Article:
Already in possession of the record for most appearances by a pitcher for a single team, Hoffman broke another, more cherished record in the fall of 2006, the all-time saves record held until then by Lee Smith. It was a testament to Hoffman's durability and dominance over the course of almost 15 years. With Hoffman closing games, the Padres have won four Division Titles and one League Championship while Trevor has been selected to six All-Star games. He also holds five distinct MLB records for closers aside from his all-time saves mark.

4. Dave Winfield inducted into the Hall of Fame

One of the most complete athletes of all-time, Dave Winfield was drafted by the Padres in 1973, the same year he was drafted by two basketball franchises (the NBA's Atlanta Hawks and the ABA's Utah Stars) and an NFL team, the Minnesota Vikings. During his eight seasons in San Diego, Winfield established many club marks that continue to stand to this day.

His first four All-Star game selections were obtained as a member of the Padres, as were his first two Gold Gloves. After retiring in 1995, Winfield selected the Padres as his team  the first year his name appeared on the Hall of Fame ballot, in 2001. Today, he remains with the team - serving as a vice president.

3. The 1984 NLCS

The upstart San Diego Padres had made it to their first postseason series in franchise history, earning a showdown against the NL East winning Chicago Cubs, who looked to end a 78-year championship drought.

The Cubs appeared to have the series locked up when they took a 2-0 lead, but San Diego clawed back, winning the next two games and forcing a Game 5 in San Diego. After taking an early lead, the Padres stormed back in the 7th inning, with a bad hop double by Tony Gwynn being the coup de grace. San Diego would go on to their first World Series, and Chicago would go on without winning a title to this very day.

2. The 1998 Season

After winning the NL West in 1996, the Padres finished last in their division the following season. Once again, GM Kevin Towers made key moves which included the trade that brought SP Kevin Brown to the Padres in the off-season.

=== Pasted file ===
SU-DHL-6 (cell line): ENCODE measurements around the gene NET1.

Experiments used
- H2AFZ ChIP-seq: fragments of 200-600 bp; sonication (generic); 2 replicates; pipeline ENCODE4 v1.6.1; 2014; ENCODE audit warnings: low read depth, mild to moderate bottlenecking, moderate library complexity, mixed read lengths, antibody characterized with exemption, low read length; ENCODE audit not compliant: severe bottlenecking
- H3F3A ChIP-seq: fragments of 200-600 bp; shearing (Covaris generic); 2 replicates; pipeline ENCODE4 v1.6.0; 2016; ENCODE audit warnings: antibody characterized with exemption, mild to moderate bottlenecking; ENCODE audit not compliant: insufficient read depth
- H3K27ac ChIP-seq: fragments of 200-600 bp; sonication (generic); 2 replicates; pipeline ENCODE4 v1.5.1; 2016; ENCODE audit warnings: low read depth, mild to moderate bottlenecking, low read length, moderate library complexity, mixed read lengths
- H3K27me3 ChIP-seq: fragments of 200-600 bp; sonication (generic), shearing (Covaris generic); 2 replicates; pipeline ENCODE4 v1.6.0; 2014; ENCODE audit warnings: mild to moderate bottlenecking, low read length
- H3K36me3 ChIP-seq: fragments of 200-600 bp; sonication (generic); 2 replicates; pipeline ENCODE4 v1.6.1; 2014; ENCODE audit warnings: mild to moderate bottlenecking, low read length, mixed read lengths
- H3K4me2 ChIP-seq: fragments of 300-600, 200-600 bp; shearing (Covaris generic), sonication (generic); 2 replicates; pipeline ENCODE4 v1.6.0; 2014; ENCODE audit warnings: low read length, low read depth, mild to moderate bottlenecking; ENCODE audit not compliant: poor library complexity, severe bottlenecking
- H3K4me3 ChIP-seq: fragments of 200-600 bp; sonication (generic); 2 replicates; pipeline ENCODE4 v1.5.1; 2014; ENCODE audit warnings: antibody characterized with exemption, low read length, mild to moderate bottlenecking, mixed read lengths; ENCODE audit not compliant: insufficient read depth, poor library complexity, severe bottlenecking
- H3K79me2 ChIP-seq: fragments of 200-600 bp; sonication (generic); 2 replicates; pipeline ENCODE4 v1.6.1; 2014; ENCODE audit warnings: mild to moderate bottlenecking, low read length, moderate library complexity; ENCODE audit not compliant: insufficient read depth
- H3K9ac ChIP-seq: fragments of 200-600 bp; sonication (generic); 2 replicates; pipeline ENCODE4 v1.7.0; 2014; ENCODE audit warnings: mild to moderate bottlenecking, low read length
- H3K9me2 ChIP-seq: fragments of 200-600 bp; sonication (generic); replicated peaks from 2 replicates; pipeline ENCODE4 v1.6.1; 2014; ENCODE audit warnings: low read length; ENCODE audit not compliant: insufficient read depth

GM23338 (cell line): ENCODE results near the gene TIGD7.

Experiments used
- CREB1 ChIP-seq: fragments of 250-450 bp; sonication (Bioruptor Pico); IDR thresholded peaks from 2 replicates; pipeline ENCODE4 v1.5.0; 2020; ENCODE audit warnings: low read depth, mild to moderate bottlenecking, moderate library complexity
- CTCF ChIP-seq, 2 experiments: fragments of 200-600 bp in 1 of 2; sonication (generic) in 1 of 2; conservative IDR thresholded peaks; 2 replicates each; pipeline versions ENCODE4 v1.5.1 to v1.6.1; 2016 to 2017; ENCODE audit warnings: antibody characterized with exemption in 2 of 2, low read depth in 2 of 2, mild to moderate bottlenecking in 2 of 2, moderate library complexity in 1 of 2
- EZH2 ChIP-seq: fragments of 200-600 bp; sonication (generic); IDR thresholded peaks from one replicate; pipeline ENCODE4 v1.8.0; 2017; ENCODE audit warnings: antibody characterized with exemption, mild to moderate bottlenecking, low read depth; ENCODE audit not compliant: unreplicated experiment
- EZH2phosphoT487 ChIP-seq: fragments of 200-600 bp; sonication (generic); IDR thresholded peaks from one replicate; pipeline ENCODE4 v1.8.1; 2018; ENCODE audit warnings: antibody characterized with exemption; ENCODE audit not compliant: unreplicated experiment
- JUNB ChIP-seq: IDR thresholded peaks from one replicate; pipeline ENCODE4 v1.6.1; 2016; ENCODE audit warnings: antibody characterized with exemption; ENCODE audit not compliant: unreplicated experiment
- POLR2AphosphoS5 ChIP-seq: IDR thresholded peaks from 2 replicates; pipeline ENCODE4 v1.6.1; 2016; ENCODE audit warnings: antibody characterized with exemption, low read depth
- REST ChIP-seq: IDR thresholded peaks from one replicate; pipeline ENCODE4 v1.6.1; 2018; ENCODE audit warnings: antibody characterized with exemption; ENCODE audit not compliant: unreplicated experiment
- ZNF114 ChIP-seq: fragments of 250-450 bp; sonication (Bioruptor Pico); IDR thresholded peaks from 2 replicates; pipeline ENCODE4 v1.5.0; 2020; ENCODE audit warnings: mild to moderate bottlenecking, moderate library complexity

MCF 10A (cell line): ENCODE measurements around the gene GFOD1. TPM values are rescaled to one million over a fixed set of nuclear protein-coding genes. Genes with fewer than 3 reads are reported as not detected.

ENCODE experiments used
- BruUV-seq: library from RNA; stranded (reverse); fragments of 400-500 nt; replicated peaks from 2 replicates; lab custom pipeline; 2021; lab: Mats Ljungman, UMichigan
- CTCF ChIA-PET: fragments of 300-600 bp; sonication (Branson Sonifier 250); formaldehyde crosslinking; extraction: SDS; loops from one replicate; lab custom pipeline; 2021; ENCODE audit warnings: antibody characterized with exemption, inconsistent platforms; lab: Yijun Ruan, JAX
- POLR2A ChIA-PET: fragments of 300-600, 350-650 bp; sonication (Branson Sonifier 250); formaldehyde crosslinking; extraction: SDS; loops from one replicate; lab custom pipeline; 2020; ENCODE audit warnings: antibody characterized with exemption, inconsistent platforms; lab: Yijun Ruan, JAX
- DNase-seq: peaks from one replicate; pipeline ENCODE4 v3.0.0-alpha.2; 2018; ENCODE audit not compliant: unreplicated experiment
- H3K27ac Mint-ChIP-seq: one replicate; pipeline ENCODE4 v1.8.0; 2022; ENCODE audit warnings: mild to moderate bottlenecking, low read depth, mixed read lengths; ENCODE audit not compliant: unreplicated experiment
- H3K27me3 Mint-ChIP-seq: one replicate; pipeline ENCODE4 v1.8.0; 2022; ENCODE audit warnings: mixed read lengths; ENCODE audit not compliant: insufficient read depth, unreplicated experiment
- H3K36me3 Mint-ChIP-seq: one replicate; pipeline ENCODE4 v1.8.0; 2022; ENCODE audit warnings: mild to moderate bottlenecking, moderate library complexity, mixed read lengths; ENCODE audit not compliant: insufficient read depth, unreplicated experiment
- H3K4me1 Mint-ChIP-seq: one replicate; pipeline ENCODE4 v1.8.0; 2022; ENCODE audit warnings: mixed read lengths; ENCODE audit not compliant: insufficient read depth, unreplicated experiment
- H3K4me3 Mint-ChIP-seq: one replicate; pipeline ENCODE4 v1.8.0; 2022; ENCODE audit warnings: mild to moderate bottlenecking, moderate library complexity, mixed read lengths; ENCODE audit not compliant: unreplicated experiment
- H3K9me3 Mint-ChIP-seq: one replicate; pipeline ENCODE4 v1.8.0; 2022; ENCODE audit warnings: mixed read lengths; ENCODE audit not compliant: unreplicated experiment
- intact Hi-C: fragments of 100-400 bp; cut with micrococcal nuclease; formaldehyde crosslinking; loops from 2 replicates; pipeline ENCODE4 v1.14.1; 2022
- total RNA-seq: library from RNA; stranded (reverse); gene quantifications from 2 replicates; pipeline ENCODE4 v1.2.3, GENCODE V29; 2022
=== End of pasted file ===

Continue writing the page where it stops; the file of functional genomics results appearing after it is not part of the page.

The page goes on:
The Padres won the NL West easily, then took down the favored Astros (Randy Johnson and all) in the NLDS before knocking off the heavily favored Braves in six games in the Championship Series, making it to the World Series for the second time in franchise history. Greg Vaughn hit 50 home runs in 1998, and Tony Gwynn homered in Yankee Stadium in an exciting Game 1 of the World Series.

1. Tony Gwynn

Tony epitomizes what a franchise player should be. Loyalty, class, discipline, talent, an unwavering sense of devotion, and durability. Over the course of his grandiose playing career, Tony Gwynn came to be known as "Mr. Padre", a title that will no doubt continue to be bestowed upon him for all time.

Tony was a pleasure to watch, putting on hitting clinics every night for teammates and opponents alike, winning eight batting titles and seven Silver Slugger Awards over the course of twenty seasons with San Diego. In the field, a consummate outfielder, he collected five Gold Glove awards while being selected to 15 All-Star games, all franchise records.

With 3,141 hits, a lifetime .338 average and more than 300 stolen bases at the end of his career, Tony was elected into the Hall of Fame in 2007 with a whopping 97.6% of the ballot vote.

Today, while managing San Diego State University, he is a constant contributor in the broadcast booth at Petco Park, which overlooks center field, and a huge, glowing "19" hanging out above the bleachers, a synonym of Tony Gwynn.

A synonym of quality. A synonym of San Diego. A synonym of baseball.


Honorable Mentions: Randy Jones' Cy Young season in 1976, Mark Davis' Cy Young season in 1989, Jake Peavy's Cy Young season in 2007, Ken Caminiti's 1996 MVP Award, Benito Santiago's Rookie of the Year season and 34 game hitting streak, the 1996 series vs. the New York Mets in Monterrey, Mexico.